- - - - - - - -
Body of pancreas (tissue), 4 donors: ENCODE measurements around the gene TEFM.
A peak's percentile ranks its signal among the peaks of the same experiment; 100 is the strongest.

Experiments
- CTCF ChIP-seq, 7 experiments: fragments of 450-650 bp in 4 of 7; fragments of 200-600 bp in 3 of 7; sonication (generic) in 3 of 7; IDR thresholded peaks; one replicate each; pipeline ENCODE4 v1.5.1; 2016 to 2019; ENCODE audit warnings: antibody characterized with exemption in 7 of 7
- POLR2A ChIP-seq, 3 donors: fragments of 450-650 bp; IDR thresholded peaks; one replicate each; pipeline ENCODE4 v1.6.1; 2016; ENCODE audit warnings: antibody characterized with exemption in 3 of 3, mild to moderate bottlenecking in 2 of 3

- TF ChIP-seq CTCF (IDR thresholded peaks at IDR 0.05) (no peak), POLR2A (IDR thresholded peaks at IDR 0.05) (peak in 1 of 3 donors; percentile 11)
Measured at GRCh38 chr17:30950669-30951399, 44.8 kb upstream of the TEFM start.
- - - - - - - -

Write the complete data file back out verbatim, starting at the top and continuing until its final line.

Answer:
Body of pancreas (tissue), 4 donors: ENCODE measurements around the gene TEFM.
A peak's percentile ranks its signal among the peaks of the same experiment; 100 is the strongest.

Experiments
- CTCF ChIP-seq, 7 experiments: fragments of 450-650 bp in 4 of 7; fragments of 200-600 bp in 3 of 7; sonication (generic) in 3 of 7; IDR thresholded peaks; one replicate each; pipeline ENCODE4 v1.5.1; 2016 to 2019; ENCODE audit warnings: antibody characterized with exemption in 7 of 7
- POLR2A ChIP-seq, 3 donors: fragments of 450-650 bp; IDR thresholded peaks; one replicate each; pipeline ENCODE4 v1.6.1; 2016; ENCODE audit warnings: antibody characterized with exemption in 3 of 3, mild to moderate bottlenecking in 2 of 3

- TF ChIP-seq CTCF (IDR thresholded peaks at IDR 0.05) (no peak), POLR2A (IDR thresholded peaks at IDR 0.05) (peak in 1 of 3 donors; percentile 11)
Measured at GRCh38 chr17:30950669-30951399, 44.8 kb upstream of the TEFM start.